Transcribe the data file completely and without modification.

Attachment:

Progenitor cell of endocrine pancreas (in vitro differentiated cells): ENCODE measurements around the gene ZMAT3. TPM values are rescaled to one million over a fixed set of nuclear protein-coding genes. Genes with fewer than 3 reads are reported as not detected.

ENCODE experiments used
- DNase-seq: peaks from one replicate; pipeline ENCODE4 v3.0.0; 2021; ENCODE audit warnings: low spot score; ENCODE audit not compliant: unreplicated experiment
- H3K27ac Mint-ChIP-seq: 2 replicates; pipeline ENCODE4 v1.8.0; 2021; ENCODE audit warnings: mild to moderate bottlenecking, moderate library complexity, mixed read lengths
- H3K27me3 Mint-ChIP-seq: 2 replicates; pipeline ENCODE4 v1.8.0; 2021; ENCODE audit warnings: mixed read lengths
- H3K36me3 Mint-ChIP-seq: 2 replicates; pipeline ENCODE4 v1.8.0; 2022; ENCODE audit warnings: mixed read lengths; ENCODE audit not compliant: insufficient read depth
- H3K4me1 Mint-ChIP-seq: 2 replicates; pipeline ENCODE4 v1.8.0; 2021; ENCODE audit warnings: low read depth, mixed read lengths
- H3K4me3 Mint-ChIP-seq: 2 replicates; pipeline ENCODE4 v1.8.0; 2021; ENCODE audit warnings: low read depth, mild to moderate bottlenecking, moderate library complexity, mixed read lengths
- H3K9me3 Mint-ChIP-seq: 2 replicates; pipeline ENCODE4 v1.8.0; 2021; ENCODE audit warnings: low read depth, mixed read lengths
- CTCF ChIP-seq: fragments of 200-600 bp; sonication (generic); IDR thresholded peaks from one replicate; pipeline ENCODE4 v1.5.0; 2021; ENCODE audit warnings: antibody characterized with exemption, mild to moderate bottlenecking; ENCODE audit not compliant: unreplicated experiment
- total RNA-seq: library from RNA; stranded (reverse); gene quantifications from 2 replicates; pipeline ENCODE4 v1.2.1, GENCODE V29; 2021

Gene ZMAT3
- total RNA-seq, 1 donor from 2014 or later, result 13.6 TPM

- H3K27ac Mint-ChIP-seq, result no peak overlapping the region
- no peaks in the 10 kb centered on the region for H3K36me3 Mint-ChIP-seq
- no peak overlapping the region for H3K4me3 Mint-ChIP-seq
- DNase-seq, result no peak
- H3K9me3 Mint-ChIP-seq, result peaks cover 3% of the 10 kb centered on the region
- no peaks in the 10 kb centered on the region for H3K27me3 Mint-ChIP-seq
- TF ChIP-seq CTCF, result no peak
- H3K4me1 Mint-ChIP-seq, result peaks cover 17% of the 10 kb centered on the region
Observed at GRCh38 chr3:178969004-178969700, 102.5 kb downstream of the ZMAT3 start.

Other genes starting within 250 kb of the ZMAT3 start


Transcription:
Progenitor cell of endocrine pancreas (in vitro differentiated cells): ENCODE measurements around the gene ZMAT3. TPM values are rescaled to one million over a fixed set of nuclear protein-coding genes. Genes with fewer than 3 reads are reported as not detected.

ENCODE experiments used
- DNase-seq: peaks from one replicate; pipeline ENCODE4 v3.0.0; 2021; ENCODE audit warnings: low spot score; ENCODE audit not compliant: unreplicated experiment
- H3K27ac Mint-ChIP-seq: 2 replicates; pipeline ENCODE4 v1.8.0; 2021; ENCODE audit warnings: mild to moderate bottlenecking, moderate library complexity, mixed read lengths
- H3K27me3 Mint-ChIP-seq: 2 replicates; pipeline ENCODE4 v1.8.0; 2021; ENCODE audit warnings: mixed read lengths
- H3K36me3 Mint-ChIP-seq: 2 replicates; pipeline ENCODE4 v1.8.0; 2022; ENCODE audit warnings: mixed read lengths; ENCODE audit not compliant: insufficient read depth
- H3K4me1 Mint-ChIP-seq: 2 replicates; pipeline ENCODE4 v1.8.0; 2021; ENCODE audit warnings: low read depth, mixed read lengths
- H3K4me3 Mint-ChIP-seq: 2 replicates; pipeline ENCODE4 v1.8.0; 2021; ENCODE audit warnings: low read depth, mild to moderate bottlenecking, moderate library complexity, mixed read lengths
- H3K9me3 Mint-ChIP-seq: 2 replicates; pipeline ENCODE4 v1.8.0; 2021; ENCODE audit warnings: low read depth, mixed read lengths
- CTCF ChIP-seq: fragments of 200-600 bp; sonication (generic); IDR thresholded peaks from one replicate; pipeline ENCODE4 v1.5.0; 2021; ENCODE audit warnings: antibody characterized with exemption, mild to moderate bottlenecking; ENCODE audit not compliant: unreplicated experiment
- total RNA-seq: library from RNA; stranded (reverse); gene quantifications from 2 replicates; pipeline ENCODE4 v1.2.1, GENCODE V29; 2021

Gene ZMAT3
- total RNA-seq, 1 donor from 2014 or later, result 13.6 TPM

- H3K27ac Mint-ChIP-seq, result no peak overlapping the region
- no peaks in the 10 kb centered on the region for H3K36me3 Mint-ChIP-seq
- no peak overlapping the region for H3K4me3 Mint-ChIP-seq
- DNase-seq, result no peak
- H3K9me3 Mint-ChIP-seq, result peaks cover 3% of the 10 kb centered on the region
- no peaks in the 10 kb centered on the region for H3K27me3 Mint-ChIP-seq
- TF ChIP-seq CTCF, result no peak
- H3K4me1 Mint-ChIP-seq, result peaks cover 17% of the 10 kb centered on the region
Observed at GRCh38 chr3:178969004-178969700, 102.5 kb downstream of the ZMAT3 start.

Other genes starting within 250 kb of the ZMAT3 start